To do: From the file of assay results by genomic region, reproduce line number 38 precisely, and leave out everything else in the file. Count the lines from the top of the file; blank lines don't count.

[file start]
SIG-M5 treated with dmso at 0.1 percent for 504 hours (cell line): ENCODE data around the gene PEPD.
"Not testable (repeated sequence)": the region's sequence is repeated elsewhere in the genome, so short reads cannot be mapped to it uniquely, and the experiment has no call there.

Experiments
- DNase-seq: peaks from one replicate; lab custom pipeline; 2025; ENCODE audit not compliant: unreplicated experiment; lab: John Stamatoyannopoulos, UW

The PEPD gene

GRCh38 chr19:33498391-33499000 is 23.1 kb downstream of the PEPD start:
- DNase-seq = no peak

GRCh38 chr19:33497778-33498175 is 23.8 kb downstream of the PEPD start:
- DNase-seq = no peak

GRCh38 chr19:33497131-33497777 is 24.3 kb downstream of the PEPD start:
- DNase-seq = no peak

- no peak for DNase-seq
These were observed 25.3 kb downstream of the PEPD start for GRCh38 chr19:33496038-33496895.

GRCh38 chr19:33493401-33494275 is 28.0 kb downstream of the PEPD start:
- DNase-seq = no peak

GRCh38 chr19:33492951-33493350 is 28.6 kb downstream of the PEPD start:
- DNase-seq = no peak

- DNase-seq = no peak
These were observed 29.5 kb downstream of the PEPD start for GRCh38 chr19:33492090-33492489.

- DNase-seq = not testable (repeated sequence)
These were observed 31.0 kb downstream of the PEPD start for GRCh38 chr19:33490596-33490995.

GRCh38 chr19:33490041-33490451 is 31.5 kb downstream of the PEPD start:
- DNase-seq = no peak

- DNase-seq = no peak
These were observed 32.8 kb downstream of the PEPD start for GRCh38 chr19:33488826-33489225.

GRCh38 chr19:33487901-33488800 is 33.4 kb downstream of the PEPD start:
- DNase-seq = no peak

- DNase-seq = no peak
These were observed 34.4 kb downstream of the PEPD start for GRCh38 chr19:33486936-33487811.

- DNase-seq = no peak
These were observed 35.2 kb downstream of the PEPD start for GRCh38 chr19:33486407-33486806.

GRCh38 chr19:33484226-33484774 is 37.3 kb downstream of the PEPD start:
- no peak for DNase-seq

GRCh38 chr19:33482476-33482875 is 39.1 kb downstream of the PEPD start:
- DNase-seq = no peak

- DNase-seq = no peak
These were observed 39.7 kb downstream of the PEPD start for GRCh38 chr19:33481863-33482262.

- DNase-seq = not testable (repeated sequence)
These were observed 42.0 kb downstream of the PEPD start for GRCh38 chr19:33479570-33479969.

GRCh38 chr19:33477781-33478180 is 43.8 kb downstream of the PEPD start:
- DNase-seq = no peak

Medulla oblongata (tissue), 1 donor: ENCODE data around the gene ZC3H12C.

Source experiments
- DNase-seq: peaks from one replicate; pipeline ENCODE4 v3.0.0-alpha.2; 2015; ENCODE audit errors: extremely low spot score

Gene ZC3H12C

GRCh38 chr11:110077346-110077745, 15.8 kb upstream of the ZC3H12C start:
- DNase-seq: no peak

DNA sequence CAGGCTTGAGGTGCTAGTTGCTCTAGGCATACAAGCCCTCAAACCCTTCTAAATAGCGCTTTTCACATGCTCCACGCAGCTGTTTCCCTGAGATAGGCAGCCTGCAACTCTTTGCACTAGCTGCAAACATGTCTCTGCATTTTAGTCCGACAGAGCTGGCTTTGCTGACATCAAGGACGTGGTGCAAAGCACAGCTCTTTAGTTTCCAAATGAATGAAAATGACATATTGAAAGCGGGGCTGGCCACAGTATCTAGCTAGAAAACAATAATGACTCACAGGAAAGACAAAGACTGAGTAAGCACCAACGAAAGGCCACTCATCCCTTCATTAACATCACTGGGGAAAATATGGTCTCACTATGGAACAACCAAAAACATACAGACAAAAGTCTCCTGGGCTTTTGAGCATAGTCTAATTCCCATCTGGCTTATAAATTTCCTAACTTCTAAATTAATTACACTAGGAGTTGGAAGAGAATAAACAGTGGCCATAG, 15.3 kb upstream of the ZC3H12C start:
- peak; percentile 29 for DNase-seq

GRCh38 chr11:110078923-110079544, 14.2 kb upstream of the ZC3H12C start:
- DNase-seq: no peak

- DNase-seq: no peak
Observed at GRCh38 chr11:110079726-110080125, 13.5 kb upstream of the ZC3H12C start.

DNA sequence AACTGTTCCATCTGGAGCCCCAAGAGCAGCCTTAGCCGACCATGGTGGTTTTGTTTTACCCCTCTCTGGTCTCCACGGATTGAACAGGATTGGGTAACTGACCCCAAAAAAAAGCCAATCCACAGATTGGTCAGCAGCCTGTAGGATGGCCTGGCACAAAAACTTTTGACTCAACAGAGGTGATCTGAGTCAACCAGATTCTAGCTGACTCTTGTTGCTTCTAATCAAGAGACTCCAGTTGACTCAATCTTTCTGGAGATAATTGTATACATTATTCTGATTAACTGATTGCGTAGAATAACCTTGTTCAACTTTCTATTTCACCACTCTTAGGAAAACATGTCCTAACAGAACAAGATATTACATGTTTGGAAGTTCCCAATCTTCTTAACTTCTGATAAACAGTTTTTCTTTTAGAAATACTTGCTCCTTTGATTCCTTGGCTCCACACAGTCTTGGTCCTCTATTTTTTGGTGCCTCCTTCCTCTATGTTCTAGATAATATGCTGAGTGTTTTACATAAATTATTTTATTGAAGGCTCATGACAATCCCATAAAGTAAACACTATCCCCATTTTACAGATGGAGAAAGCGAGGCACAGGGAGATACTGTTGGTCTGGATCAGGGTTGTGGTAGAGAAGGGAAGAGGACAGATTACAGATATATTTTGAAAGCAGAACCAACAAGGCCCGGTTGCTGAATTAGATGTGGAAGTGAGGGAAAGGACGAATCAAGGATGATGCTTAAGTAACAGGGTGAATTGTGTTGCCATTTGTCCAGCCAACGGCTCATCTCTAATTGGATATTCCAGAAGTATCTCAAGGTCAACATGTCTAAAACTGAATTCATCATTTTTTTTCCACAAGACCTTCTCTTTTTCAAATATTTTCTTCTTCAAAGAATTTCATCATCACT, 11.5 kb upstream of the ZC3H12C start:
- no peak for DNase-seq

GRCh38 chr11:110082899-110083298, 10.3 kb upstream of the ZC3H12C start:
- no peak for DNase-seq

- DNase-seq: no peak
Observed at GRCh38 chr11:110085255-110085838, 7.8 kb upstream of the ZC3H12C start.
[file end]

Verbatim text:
- DNase-seq = not testable (repeated sequence)